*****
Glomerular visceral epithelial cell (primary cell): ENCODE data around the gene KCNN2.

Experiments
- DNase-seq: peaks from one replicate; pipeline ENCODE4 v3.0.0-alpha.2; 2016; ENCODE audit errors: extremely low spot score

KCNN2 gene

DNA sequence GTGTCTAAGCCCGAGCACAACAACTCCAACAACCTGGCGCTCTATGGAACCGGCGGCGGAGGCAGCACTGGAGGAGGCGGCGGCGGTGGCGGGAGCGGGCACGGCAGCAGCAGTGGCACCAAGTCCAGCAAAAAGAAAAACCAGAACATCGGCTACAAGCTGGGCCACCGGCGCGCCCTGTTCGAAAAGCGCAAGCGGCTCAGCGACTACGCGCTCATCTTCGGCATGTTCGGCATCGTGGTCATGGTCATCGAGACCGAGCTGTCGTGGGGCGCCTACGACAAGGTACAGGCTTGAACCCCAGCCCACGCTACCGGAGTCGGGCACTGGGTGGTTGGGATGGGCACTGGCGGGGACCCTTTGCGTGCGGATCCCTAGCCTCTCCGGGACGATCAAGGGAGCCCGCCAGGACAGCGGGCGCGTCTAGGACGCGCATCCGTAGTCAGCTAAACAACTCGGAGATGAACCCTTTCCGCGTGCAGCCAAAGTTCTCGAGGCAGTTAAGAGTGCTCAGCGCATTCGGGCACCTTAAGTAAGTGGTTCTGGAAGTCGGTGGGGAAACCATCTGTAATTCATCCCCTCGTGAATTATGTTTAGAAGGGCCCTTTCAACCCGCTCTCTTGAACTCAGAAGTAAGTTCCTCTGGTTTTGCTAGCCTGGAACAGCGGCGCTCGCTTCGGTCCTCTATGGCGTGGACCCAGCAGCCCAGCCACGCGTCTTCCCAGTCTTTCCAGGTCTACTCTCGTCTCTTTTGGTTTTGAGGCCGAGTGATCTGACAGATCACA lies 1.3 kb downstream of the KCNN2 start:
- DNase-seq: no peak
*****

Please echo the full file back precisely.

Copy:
Glomerular visceral epithelial cell (primary cell): ENCODE data around the gene KCNN2.

Experiments
- DNase-seq: peaks from one replicate; pipeline ENCODE4 v3.0.0-alpha.2; 2016; ENCODE audit errors: extremely low spot score

KCNN2 gene

DNA sequence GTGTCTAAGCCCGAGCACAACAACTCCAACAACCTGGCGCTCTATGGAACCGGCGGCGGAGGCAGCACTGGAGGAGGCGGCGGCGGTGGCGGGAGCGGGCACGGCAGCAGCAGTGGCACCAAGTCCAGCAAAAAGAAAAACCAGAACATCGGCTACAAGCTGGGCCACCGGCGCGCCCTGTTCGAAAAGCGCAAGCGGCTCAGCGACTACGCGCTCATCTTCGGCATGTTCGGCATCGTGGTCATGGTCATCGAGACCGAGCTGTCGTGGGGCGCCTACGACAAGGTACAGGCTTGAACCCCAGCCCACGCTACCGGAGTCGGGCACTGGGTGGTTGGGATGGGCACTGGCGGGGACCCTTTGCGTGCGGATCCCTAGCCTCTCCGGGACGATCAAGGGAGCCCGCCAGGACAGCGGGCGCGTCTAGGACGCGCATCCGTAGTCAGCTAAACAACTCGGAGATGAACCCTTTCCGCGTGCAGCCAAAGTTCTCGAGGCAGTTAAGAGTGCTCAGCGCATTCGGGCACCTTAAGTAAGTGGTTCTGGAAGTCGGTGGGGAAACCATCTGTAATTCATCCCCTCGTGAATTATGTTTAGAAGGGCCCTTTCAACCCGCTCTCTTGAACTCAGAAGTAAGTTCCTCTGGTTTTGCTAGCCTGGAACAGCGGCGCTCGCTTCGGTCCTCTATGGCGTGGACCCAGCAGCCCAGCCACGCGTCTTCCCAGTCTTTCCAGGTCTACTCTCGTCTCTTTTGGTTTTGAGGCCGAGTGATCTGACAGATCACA lies 1.3 kb downstream of the KCNN2 start:
- DNase-seq: no peak